Objectives: To evaluate women's experience of giving consent to obstetric and gynaecological surgery and to examine differences between those undergoing elective and emergency procedures.
Design: A prospective questionnaire study.
Setting: A large teaching hospital.
Population: 1006 consecutive patients undergoing elective or emergency surgery in obstetrics and gynaecology.
Methods: Questionnaires were administered to women who had given consent to surgery following the introduction of national guidelines and consent form. Differences in responses between elective and emergency patients were assessed using frequencies, single and multivariable analyses.
Main outcome measures: Patients' experience and recall of the consent process, their overall satisfaction and their views on what is important for adequate consent.
Results: There were significant differences between patients undergoing elective or emergency surgery. Patients undergoing emergency surgery were less likely to have read (OR 0.22) or understood (OR 0.40) the consent form, and were more likely to report feeling frightened by signing it (OR 2.52). They were more likely to report they felt they had no choice about signing the consent form (OR 2.11), and that they would have signed regardless of its content (OR 3.14). Overall, significantly more patients undergoing elective (80%) or emergency (63%) surgery reported satisfaction with the consent process. Patients were more likely to report satisfaction if they read (OR 1.80) and agreed with (OR 3.49) the consent form, and if someone checked that they understood (OR 3.09).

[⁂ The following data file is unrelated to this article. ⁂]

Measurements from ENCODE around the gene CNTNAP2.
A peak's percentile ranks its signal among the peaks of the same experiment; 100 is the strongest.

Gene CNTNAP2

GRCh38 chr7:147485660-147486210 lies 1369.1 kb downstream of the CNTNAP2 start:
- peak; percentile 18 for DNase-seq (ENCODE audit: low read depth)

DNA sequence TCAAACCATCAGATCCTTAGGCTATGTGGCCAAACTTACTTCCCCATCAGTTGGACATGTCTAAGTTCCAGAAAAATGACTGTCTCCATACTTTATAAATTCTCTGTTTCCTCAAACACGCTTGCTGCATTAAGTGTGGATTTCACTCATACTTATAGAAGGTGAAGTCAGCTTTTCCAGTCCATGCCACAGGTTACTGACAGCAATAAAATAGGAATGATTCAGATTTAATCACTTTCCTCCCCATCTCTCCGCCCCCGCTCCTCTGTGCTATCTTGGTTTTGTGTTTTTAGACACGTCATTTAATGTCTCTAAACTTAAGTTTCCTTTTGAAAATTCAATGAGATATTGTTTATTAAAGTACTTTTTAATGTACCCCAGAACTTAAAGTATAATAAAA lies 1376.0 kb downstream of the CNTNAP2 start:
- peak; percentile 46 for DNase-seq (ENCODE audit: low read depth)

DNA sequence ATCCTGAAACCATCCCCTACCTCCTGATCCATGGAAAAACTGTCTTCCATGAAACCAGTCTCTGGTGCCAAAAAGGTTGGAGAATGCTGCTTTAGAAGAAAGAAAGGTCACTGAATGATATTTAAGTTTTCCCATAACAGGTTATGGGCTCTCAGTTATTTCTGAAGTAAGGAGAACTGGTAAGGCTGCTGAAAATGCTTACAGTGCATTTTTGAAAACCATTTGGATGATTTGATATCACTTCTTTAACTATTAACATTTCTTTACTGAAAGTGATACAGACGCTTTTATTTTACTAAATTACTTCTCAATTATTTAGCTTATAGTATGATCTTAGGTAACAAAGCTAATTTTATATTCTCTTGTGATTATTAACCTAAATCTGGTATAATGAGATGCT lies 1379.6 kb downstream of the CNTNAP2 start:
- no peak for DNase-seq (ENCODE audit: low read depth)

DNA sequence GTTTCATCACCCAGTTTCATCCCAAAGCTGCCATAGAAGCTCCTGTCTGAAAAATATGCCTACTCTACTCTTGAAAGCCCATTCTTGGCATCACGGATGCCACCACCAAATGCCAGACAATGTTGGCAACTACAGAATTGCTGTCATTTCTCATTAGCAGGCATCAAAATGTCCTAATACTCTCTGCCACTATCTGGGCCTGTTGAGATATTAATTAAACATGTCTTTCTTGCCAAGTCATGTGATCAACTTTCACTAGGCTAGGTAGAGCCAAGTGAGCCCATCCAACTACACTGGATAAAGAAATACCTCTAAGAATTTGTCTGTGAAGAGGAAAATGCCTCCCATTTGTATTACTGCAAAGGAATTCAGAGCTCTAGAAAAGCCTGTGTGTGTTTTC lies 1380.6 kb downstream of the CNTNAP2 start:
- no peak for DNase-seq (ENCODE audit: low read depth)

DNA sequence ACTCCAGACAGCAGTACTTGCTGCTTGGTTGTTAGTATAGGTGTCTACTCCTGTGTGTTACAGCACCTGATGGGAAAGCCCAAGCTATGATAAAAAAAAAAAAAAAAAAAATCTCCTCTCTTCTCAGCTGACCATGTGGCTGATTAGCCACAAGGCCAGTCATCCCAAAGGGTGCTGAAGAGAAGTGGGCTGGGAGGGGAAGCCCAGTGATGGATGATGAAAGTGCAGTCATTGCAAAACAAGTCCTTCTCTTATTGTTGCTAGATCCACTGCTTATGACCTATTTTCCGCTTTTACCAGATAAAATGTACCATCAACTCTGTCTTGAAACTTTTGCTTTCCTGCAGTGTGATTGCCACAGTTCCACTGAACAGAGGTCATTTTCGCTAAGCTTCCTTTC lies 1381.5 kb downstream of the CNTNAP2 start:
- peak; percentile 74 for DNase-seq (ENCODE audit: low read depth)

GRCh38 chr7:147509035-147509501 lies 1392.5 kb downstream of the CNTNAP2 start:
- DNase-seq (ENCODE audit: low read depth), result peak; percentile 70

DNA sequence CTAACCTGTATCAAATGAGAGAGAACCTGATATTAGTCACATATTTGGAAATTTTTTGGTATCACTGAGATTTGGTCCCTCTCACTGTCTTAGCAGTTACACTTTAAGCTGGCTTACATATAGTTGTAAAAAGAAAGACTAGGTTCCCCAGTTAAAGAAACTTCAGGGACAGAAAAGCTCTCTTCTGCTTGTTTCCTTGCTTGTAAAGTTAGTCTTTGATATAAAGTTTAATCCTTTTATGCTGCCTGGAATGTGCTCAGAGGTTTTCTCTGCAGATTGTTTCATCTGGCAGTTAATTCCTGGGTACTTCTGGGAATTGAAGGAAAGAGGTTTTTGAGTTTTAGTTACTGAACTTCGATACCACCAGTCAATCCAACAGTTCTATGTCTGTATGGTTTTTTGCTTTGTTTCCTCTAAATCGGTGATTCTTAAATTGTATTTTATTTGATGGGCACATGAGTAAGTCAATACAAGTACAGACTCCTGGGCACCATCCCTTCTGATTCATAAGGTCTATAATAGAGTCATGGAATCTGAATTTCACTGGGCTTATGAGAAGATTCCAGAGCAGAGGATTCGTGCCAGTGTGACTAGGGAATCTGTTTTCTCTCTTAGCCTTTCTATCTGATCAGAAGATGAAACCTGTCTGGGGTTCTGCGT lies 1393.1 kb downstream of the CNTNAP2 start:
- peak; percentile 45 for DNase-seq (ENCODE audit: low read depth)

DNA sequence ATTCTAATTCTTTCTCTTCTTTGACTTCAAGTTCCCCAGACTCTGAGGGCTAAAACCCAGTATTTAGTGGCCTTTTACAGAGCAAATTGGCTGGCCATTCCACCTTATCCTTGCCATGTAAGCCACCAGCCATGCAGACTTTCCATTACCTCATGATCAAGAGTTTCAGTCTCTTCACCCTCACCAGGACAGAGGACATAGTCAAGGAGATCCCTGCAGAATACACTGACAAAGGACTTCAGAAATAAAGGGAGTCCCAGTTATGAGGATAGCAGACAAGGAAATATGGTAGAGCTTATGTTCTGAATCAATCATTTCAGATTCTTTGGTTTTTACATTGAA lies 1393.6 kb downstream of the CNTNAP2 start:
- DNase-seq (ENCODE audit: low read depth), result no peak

Conclusion: Patients' needs may not be adequately addressed by current guidelines for consent to treatment, particularly in emergency circumstances. The introduction of more complex forms and procedures appears to conflict with patients' need for personal communication and advocacy. The implications on the ethical and legal standing of consent are considerable.